Sanette Robinson piloting the way for women in maritime industry
Cape Town – Women are continuing to thrive in the previously male-dominated maritime industry as Sanette Robinson, the first female marine pilot to obtain an open licence at the Port of Cape Town, has shown.
Robinson, who started her career in 1995 in the South African Navy, where she served as a combat officer (watch-keeping officer) on various ships, has been hailed by the Transnet National Port Authority (TNPA) for her hard work, dedication, and “strong work ethic”.
“Robinson’s impressive maritime career serves as proof of her tenacity,” Transnet said.
Noted for being the first female marine pilot to obtain an open licence at the Port of Cape Town, Robinson is trained and certified to guide anything from the very smallest vessels to tankers (51260DW) and container ships (12000TEU) into port.
After serving as a combat officer, Robinson became the principal warfare officer on board the frigates before concluding her 12-year tenure in favour of joining the commercial industry.
After qualifying as a tug master in Port Elizabeth, Robinson went on to serve on the tugs until she was selected for pilot training in 2009.
She qualified in September 2010 and applied for a post at the Port of Cape Town, where she has been successfully piloting ever since. Her open/unrestricted licence was achieved in September 2015.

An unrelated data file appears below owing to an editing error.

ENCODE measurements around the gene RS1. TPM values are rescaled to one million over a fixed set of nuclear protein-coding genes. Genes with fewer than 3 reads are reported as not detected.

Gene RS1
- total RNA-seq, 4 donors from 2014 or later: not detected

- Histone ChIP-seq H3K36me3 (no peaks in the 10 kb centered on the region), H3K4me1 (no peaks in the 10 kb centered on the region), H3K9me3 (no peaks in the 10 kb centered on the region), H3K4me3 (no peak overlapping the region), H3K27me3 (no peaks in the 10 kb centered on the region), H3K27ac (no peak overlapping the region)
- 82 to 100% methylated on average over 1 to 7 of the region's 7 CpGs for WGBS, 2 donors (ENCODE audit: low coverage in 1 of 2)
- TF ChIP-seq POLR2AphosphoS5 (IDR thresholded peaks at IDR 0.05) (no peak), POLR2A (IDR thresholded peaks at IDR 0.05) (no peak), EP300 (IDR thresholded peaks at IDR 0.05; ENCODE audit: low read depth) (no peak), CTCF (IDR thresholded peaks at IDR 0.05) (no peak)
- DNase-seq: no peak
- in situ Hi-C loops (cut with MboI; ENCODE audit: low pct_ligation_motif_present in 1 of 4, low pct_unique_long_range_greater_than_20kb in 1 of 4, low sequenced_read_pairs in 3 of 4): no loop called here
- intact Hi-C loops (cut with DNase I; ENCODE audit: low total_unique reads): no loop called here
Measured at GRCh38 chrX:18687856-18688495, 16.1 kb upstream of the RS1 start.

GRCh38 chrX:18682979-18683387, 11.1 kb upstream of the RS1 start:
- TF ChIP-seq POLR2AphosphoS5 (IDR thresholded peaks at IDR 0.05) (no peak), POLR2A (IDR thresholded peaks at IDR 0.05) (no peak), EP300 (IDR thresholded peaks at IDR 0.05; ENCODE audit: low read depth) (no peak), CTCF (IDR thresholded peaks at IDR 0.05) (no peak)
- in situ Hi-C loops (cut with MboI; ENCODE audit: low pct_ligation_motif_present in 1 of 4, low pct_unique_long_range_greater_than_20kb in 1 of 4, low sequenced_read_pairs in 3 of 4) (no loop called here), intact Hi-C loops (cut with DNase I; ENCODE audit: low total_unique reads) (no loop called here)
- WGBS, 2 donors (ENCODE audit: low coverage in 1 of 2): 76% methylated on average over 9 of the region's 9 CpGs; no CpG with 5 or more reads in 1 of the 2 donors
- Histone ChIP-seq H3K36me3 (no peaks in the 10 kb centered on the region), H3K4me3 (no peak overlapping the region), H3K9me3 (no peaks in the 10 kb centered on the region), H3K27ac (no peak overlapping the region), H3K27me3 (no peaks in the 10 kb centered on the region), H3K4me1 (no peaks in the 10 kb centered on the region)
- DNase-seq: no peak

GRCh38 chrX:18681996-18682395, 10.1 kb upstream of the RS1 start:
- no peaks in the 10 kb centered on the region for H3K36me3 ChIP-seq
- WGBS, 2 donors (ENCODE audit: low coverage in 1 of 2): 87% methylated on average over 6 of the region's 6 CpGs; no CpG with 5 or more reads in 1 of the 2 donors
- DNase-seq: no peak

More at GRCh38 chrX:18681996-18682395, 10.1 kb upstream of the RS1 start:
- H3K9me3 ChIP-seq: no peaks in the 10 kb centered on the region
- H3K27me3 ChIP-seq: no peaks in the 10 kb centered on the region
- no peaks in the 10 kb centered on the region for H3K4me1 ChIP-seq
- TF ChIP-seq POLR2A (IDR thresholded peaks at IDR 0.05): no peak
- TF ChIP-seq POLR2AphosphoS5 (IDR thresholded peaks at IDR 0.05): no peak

“Piloting is a dream come true. I love every aspect of the job and the challenges it presents but I’m very encouraged by the support from TNPA,” she said.
Last month, South Africa’s first and only female officer able to navigate a submarine, Lieutenant Gillian Malouw, said she was determined to progress in the skill to inspire others.
Malouw grew up in Port Elizabeth and said she had wanted to be in the navy from a very young age.
The 28-year-old said she was proud that she was able to accomplish what she had set out to do.
Historically, the maritime industry was known to be predominantly male-dominated. Transnet said bridging the gap between males and females was a priority.
Cape Town port manager Mpumi Dweba-Kwetana said: “I commend my female colleagues for joining me in changing the face of the shipping industry and for playing a huge part in contributing to the overall economic development of South Africa.”